In that light, Pfeiffer’s comments Friday might merely seem like a return volley in D.C.’s cold war. Even though a House impeachment vote remains a remote possibility – and actual impeachment by the House and Senate a virtual impossibility – Pfeiffer freely raised the topic in an apparent bid to turn the tables and score some political points with the Democratic base.
It might not even be too strong to say that Democrats love all the talk of impeachment, even if the most prominent Republican to beat that drum is former vice-presidential nominee Sarah Palin.
Or perhaps it’s especially because Ms. Palin is leading the charge that Democrats are gleeful. She’s the perfect foil. Now several years out of elective office, the ex-governor of Alaska and tea party rabble-rouser still knows how to grab headlines. And when she brings up the “I-word,” you can be sure a Democratic fundraising e-mail isn’t far behind.
Less than four months before the November midterms, Palin’s impeachment talk is a gift to Democrats. And it’s not just about money: It’s also about turnout. Democrats are famous for not voting in midterms as reliably as Republicans.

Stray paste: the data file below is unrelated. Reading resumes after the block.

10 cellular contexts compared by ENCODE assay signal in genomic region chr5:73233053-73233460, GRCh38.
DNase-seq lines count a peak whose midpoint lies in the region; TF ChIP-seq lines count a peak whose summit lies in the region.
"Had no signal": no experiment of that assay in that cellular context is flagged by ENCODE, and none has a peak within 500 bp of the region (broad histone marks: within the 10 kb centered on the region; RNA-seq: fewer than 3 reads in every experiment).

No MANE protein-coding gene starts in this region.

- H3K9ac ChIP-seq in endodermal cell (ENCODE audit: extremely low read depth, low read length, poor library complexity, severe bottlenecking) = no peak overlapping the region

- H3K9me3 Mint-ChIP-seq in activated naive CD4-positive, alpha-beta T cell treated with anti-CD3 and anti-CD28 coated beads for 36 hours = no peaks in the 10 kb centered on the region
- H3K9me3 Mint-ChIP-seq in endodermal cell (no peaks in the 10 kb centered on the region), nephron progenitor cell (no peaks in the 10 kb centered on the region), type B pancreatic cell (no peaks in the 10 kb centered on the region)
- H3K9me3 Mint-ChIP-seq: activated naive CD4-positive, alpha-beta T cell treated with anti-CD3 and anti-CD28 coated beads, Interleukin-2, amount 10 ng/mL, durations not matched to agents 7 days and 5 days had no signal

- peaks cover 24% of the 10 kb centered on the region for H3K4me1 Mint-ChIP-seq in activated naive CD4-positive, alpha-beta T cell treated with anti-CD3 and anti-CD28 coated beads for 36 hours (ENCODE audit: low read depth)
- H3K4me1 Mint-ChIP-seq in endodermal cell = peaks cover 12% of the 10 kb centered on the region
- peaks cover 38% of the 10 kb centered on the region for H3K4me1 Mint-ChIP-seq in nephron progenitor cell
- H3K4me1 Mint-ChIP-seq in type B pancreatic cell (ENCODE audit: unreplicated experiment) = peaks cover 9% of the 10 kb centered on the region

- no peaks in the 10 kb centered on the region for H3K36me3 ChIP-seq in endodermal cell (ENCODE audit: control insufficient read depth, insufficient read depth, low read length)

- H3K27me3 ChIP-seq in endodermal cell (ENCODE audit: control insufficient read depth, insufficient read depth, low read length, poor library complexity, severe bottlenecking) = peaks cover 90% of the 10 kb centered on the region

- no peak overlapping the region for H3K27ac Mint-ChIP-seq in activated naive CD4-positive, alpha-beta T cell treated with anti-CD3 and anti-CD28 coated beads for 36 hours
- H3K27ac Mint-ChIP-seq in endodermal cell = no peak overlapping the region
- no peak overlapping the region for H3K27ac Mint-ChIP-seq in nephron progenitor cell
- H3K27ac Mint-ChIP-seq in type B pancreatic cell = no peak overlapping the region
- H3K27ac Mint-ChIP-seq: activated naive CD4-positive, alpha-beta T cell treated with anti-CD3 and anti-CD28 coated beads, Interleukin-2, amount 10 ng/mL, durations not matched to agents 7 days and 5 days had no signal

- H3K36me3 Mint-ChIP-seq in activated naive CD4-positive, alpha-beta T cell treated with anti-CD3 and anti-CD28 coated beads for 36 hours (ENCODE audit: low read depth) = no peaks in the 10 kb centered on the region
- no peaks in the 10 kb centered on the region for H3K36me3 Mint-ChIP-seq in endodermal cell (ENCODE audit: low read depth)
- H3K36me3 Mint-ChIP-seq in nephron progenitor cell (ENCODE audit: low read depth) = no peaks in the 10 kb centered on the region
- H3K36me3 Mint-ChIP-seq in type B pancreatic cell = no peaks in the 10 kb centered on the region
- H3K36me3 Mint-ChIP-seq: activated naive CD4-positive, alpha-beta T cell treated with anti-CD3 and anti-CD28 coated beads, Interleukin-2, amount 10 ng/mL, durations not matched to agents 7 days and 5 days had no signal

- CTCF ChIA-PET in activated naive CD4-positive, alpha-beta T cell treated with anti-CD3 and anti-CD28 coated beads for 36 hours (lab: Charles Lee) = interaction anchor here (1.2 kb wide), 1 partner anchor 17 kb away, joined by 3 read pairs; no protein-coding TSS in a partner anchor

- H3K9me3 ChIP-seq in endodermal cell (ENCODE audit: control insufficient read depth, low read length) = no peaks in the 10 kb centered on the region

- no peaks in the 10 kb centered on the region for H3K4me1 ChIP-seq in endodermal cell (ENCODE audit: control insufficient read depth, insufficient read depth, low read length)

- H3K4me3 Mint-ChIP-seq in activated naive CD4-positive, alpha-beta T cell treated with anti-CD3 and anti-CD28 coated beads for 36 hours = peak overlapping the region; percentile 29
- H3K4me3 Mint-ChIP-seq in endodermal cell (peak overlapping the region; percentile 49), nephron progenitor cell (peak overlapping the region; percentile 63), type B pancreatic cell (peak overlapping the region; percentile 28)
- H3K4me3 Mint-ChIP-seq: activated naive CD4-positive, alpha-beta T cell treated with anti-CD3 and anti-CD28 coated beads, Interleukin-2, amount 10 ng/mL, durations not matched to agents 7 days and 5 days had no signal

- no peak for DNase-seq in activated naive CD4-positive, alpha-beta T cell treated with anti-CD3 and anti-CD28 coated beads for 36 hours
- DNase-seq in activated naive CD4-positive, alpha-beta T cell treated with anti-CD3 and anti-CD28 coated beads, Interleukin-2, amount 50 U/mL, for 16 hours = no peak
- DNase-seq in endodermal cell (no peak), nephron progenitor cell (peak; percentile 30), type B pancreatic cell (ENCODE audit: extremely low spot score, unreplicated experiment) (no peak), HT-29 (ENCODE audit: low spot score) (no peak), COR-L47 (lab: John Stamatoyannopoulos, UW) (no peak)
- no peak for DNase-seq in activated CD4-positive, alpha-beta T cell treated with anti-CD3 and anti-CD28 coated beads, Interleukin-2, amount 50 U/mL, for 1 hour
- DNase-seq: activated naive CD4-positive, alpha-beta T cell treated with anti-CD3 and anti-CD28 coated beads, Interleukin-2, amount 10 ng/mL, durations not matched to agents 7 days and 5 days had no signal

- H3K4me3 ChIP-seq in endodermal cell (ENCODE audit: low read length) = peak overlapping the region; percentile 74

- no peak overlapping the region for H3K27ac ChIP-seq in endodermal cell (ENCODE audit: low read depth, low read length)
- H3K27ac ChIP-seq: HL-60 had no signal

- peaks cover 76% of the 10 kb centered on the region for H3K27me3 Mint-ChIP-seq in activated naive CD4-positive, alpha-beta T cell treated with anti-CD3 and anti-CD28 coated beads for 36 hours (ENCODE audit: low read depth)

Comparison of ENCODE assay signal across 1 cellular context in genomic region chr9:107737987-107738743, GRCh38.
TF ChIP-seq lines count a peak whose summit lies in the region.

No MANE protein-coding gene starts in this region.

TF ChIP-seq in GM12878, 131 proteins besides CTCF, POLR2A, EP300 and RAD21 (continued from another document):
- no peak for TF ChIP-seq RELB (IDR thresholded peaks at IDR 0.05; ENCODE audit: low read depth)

In an almost farcical twist on the recent political debate, the Obama White House has joined the Democratic fundraising apparatus in what appears to be a campaign to encourage Republicans to impeach the president…
Pelosi and the Democratic fundraising machine joined in. “Sorry to email you late on a Friday, but I need your urgent support,” Pelosi emailed. “Yesterday, for the first time in history, Congress voted to sue a sitting president. Today, the White House alerted us that they believe ‘Speaker [John] Boehner … has opened the door to impeachment …'”
“With everything happening right now, I’m a little disappointed to see that you haven’t had a chance to chip in to defend President Obama,” Pelosi continued. “We could use your support today. ALL GIFTS TODAY TRIPLE-MATCHED!”